Saturday, August 20, 2011

Is the Ohio right-to-work debacle only old news?

MORE THAN a half century ago, the anti-union establishment in Ohio (do I have to name it?) decided it was time to end closed union shops by adding a right-to-work amendment to the state constitution. With an arrogant dismissal of organized labor's bread-and-butter proprietary claim to guard its membership rolls, the pro-right-to-work team propelled the issue to the November ballot.

The result was - or should have been - a defining moment in labor relations in Ohio. The proposed amendment was swamped by more than a million votes (63-37) in what was described by the Plain Dealer at the time as the widest margin of defeat that any ballot issue had ever suffered in Ohio.

The consequences were even more severe for leading Republican officeholders. Among the losers on the November ballot were the governor, Bill O'Neill, who actively supported the amendment; and presumed unbeatable conservative icon, Sen. John Bricker, who opposed it as political suicide. That, too, describes the late Ray Bliss, then-Ohio Republican chairman who saw it as a death warrant for the GOP ticket. (Such political wisdom is absent today in the governor's office as well as at the county level, where the party is managed by alleged Bliss disciple Alex Arshinkoff, a Kasich soldier to the core.)

The defeat of right-to-work was one of the GOP's darkest days in Ohio's political history.

That was 1958. I was a young reporter for the Columbus Citizen and as the results came in there were worried glances among the paper's top editors, and then shock over the overwhelming size of the issue's defeat. Within a day or so, Jack Keller, the managing editor, sent a memo to the city desk calling for greater coverage of the city's unions, from hard news to features. It was a damage-control concession that the paper had been less than attentive to the voice of labor. Other than occasional reports that union membership has shrunk, the media remain indifferent to the workaday world of a unionist on the national TV news panels and the local business pages. (Have I overlooked evidence to prove me in error?)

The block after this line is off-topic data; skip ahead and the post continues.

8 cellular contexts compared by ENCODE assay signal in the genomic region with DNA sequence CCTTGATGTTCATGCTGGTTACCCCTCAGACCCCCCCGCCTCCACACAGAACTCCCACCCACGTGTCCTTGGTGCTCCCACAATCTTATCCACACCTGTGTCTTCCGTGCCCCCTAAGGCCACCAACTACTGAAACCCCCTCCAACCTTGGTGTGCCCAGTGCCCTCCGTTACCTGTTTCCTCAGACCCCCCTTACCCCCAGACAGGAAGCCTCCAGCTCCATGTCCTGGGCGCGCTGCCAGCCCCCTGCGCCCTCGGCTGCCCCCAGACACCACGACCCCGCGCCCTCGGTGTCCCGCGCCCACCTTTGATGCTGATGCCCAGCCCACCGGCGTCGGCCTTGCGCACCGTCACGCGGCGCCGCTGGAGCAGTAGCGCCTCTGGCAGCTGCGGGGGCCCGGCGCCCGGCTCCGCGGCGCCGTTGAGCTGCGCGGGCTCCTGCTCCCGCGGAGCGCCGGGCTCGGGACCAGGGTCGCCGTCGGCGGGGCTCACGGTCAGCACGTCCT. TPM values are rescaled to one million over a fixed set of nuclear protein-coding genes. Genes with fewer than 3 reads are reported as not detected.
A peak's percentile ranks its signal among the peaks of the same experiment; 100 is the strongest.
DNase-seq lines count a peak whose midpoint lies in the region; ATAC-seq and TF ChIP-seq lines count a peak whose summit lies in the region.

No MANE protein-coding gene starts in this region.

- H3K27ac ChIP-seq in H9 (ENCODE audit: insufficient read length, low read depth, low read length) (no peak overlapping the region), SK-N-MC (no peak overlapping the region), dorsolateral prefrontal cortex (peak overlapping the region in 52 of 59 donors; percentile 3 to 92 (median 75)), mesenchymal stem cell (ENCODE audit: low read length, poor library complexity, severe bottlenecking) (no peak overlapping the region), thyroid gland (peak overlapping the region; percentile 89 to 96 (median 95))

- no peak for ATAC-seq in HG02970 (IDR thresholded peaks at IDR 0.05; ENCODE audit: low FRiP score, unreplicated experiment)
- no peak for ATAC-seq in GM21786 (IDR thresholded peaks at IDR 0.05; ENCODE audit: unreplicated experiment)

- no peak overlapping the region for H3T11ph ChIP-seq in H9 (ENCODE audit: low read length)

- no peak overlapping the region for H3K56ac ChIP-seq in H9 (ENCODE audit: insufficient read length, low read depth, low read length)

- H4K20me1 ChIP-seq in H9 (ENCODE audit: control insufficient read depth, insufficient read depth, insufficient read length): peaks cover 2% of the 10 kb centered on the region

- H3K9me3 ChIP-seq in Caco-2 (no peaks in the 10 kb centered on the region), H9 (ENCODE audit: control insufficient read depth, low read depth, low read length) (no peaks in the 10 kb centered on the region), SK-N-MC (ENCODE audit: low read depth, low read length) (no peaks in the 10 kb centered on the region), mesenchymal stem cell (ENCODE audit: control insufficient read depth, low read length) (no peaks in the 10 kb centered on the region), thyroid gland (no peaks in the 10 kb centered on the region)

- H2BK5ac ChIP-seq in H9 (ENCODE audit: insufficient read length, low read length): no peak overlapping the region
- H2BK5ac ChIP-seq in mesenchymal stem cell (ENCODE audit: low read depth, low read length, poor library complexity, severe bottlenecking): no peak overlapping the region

Well, here we are in 2011 and if the polls are wildly correct, Kasich & Co. - even with enormous resources ready to be tapped from anti-union treasuries from across the land (think, the Koch
brothers) - can expect to lose a rousing battle. The governor is counting on his two favorite newspapers, the Plain Dealer and Columbus Dispatch, to orchestrate the narrative in the coming months in which we will be frequently reminded that it's hurtful to the state to go forward with the Senate Bill 5 repeal campaign after the governor offered a compromise. Lost in the dire warnings is the simple truth that it was the Kasich union-busting culture that created the whole mess in the first place. Whatever else it might have been, it was bad politics. What could he and his legislative buddies have been thinking?

Really, folks - would a brash and self-centered cowboy like the governor be talking about a compromise if he expected the repeal to be a loser in November? It's possible, of course, that he never really expected the leaders of the public-union repeal to the public at large. Or so it might be argued. But, as expected, it's the repeal advocates who are now being accused of playing politics. Please.